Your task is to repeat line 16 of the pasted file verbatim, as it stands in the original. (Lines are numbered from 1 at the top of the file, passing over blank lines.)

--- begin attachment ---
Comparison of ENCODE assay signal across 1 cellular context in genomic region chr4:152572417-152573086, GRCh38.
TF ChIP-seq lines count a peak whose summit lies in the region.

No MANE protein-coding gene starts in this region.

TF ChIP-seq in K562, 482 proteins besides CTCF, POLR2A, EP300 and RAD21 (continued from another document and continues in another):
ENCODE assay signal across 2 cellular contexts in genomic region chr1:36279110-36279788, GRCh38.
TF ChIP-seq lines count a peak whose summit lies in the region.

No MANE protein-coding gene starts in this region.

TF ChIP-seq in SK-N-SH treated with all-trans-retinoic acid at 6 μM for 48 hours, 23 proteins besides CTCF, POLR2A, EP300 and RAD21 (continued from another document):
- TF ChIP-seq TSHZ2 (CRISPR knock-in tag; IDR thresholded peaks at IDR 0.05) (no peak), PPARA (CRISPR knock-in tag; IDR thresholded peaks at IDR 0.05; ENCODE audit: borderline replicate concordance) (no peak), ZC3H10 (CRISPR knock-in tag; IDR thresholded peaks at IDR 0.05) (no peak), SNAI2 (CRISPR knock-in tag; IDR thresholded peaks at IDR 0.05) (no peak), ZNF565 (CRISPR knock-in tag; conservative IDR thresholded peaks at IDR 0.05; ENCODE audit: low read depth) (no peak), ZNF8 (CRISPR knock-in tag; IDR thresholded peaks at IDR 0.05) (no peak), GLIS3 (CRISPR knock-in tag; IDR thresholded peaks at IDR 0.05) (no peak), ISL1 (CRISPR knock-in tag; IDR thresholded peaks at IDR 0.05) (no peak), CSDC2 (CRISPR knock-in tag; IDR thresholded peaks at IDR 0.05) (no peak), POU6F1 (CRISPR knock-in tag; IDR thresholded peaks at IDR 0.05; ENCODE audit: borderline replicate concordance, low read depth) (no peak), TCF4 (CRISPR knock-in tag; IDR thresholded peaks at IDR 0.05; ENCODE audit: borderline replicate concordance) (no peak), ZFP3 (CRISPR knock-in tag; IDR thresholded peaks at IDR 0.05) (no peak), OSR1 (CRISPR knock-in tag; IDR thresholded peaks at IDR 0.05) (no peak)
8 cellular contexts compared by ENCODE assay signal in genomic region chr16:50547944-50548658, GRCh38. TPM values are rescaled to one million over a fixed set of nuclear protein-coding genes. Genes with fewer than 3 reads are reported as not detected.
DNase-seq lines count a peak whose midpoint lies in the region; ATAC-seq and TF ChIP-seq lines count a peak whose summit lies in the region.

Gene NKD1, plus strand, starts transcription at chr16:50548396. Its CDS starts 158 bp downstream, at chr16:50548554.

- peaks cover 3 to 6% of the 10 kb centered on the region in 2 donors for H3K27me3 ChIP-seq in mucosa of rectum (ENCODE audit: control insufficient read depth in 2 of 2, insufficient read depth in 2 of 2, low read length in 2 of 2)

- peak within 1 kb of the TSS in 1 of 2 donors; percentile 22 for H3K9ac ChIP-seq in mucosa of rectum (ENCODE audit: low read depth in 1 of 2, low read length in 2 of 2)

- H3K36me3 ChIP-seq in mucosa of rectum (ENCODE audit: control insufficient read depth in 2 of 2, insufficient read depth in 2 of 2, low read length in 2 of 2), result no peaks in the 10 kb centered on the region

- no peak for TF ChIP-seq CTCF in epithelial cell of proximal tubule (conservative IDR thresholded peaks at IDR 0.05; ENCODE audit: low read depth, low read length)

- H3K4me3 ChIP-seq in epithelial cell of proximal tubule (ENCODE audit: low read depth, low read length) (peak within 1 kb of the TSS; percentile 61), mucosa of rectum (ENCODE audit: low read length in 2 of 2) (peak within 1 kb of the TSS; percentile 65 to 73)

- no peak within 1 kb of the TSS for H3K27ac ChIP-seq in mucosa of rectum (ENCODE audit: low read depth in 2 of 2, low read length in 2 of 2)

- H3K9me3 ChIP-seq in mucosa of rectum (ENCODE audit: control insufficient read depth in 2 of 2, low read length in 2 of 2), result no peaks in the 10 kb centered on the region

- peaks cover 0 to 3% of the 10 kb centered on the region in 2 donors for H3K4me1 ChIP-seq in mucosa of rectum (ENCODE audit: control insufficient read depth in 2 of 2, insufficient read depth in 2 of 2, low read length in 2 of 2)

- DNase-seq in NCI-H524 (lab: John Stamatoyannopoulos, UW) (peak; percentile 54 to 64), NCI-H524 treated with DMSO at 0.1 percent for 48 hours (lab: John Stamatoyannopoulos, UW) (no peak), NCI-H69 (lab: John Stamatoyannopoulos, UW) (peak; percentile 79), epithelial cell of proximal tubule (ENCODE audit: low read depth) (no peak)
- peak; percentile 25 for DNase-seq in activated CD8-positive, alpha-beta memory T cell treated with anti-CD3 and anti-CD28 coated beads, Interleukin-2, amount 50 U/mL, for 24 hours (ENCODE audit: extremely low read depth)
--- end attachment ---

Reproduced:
- no peak for TF ChIP-seq CTCF in epithelial cell of proximal tubule (conservative IDR thresholded peaks at IDR 0.05; ENCODE audit: low read depth, low read length)